Ann Kolstad, one of 45 nurses the Marshfield Clinic in Wisconsin plans to hire to help it comply with the health care overhaul, spent 20 minutes recently assisting a 43-year-old woman in sorting out her medical issues.
Blind in one eye, obese, diabetic and worried about losing her sight, the patient wanted gastric-bypass surgery to help her lose weight and control her diabetes. While the woman thought her insurance wouldn’t cover it, Kolstad determined it would.
It’s Kolstad’s job to help Marshfield’s 779 physicians boost quality scores, based on standards for early preventive care, in ways that produce bonuses under the health care overhaul. She’s among about 250 people hired this year by the clinic, helping add to an annualized 5.4 percent third-quarter rise in health spending nationwide. That’s the fastest growth rate since 2002, according to Commerce Department data.
“We are heavily investing, partly because of national health care reform,” Marshfield’s president, Karl Ulrich, said in a telephone interview. Elements of the 2010 law that pay health systems more for quality care mean “we need to be more astute of how we’re taking care of patients.”
Of 238,000 U.S. jobs created in September and October, 57,000 were in health care, or about one in five, according to the Bureau of Labor Statistics.
The sector has led the nation in hiring since the recession began, adding 900,000 jobs from December 2007 through June 2011, said Charles Roehrig, director of the Center for Sustainable Health Spending in Ann Arbor, Mich.
Impact on jobs data
Unemployment would have been 10.6 percent in June, rather than 9.2 percent, without health-sector hiring, Roehrig wrote in a report.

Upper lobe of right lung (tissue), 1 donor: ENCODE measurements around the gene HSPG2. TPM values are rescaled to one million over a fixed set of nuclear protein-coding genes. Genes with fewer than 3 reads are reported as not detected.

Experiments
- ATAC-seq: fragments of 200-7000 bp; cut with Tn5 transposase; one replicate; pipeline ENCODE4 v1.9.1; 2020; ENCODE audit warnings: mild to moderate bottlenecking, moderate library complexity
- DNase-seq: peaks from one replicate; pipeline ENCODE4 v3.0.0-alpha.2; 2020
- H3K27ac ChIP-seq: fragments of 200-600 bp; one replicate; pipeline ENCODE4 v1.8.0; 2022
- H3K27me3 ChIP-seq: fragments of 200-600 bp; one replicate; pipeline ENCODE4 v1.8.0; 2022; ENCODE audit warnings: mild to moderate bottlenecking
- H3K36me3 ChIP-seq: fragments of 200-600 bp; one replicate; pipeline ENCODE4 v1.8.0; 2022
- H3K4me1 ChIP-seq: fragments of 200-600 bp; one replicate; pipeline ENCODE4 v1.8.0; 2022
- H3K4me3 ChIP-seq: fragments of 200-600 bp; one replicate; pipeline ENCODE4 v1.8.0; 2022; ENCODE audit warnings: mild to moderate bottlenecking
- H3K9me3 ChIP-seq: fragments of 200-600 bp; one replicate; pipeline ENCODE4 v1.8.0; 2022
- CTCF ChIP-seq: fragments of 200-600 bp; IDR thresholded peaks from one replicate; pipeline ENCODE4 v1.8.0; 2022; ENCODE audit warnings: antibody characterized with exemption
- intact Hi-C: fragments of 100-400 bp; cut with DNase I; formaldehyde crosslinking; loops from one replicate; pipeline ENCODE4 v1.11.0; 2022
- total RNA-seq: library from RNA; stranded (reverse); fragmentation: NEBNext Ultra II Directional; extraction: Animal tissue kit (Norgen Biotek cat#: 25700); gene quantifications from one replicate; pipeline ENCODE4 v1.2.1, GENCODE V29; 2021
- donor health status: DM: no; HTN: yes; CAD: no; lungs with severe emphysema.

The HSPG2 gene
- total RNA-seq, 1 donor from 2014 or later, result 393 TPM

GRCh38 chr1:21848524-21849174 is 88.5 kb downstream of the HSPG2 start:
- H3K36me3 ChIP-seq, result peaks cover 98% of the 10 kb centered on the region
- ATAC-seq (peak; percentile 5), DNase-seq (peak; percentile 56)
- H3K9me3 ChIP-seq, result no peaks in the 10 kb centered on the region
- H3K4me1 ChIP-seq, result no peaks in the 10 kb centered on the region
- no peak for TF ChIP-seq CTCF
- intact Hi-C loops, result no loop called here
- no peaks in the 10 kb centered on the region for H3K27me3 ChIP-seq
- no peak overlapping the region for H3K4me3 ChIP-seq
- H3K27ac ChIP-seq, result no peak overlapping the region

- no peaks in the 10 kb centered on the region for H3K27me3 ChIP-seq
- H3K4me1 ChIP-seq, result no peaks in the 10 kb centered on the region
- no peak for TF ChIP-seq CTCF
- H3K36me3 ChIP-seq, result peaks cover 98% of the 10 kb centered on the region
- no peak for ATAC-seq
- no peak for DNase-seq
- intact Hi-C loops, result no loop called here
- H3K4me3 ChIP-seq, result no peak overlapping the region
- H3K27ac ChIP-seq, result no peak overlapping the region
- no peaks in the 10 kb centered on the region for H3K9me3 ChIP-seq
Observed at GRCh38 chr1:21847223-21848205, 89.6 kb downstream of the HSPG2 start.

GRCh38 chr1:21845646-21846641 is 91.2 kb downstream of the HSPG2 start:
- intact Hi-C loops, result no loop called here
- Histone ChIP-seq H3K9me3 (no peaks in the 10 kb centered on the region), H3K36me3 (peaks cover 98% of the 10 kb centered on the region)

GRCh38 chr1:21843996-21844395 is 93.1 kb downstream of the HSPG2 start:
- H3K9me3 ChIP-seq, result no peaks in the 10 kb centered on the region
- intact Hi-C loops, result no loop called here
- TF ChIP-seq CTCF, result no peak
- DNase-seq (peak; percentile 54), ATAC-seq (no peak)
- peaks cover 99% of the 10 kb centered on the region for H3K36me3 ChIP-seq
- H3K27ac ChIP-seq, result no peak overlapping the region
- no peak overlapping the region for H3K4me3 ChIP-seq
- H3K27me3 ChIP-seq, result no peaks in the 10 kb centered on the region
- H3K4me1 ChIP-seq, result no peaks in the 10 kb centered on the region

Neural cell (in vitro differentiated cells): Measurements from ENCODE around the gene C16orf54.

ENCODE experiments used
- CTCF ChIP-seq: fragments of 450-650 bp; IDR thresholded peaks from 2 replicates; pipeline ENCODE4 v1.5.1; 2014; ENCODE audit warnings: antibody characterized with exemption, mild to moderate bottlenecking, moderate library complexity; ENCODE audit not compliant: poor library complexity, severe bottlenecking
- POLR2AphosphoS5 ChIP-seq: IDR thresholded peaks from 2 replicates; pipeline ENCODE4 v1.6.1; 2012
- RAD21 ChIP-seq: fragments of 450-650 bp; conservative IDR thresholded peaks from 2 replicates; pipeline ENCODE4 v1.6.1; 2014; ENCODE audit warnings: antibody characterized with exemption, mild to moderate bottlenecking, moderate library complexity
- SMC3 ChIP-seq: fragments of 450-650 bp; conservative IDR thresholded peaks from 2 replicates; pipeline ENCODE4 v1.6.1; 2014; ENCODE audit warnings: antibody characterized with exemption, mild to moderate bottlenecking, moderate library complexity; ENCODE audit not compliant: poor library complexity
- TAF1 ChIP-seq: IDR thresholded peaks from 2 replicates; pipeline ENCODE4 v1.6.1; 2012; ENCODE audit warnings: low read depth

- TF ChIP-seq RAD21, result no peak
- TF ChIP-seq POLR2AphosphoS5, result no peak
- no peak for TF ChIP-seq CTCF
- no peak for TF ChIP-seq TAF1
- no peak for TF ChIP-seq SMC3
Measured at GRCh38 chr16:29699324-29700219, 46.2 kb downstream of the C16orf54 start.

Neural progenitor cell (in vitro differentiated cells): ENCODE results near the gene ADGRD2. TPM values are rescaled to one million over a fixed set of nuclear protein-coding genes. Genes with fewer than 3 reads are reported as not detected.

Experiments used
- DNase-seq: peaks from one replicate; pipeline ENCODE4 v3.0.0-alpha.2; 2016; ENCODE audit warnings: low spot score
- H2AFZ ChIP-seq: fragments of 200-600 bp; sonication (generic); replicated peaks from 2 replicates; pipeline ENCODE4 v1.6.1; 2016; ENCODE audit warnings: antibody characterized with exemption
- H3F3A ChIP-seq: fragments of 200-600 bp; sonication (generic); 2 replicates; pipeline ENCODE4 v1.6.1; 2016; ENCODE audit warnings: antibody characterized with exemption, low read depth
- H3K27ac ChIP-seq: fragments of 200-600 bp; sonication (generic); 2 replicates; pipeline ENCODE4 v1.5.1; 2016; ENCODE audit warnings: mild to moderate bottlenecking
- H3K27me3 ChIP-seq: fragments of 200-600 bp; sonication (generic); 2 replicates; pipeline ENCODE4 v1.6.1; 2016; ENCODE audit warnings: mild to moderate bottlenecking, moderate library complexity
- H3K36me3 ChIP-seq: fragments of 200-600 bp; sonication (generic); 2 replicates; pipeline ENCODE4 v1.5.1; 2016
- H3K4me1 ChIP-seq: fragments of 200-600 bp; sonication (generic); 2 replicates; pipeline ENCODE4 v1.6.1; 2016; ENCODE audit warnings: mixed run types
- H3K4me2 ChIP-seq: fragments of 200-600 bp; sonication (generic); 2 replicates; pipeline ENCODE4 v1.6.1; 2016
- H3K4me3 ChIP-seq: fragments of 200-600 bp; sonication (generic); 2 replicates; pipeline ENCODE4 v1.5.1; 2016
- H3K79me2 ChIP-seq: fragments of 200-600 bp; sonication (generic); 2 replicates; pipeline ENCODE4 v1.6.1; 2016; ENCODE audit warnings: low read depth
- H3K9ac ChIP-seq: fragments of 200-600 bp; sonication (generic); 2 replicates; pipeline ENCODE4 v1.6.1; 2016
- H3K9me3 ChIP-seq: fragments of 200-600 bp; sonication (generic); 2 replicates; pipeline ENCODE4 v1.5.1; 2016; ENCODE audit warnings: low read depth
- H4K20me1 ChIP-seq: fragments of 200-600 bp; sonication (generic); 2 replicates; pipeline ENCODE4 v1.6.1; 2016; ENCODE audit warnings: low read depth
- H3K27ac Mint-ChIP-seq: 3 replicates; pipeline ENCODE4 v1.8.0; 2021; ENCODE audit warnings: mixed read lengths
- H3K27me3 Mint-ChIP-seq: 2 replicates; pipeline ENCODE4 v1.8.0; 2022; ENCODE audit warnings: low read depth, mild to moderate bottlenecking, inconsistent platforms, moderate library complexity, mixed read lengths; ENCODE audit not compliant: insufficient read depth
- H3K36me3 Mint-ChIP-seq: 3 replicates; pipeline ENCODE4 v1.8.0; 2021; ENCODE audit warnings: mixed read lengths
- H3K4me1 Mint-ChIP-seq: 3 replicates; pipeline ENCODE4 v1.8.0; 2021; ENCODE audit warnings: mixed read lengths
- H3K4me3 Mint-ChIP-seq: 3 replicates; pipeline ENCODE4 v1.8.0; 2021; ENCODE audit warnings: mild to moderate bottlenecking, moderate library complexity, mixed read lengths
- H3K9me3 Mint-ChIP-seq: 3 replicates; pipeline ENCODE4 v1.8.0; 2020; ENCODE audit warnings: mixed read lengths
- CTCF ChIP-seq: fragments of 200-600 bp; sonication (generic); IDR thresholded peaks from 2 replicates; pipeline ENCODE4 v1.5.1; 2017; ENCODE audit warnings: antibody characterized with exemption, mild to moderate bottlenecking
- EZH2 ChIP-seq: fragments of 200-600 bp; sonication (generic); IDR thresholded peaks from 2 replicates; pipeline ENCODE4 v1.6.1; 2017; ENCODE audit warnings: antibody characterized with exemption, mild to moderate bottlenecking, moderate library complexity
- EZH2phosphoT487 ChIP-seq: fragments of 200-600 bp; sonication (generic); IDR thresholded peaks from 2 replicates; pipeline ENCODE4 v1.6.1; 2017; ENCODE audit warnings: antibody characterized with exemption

Aiming to save money in the long run, lawmakers included coordinated-care programs in the 2010 health care law. Hospitals and doctors earn bonuses from Medicare based on how they perform on quality measurements, like whether heart attack victims and diabetes patients receive recommended treatments.
But in the short term, these provisions are driving new hiring that’s adding to the cost of care, health executives say. Additionally, job losses in other sectors have sent more people into emergency rooms as their health plans lapse and they can no longer afford private physicians, said Steve Taylor, a spokesman for the Seton Healthcare Family, a 10-hospital Catholic health system in Austin, Texas.
Seton added 1,235 employees in the year ended June 30, an 11.5 percent rise, to handle the added load, Taylor said in a telephone interview.
“The general economy here is somewhat reflective of the nation,” Taylor said. “We’ve got more uninsured, more underinsured. We are a hospital of last resort.”
Some publicly traded hospital chains have been similarly affected by the economy, as well as the growing complexity of new procedures and equipment that are added to hiring requirements, officials of those companies said.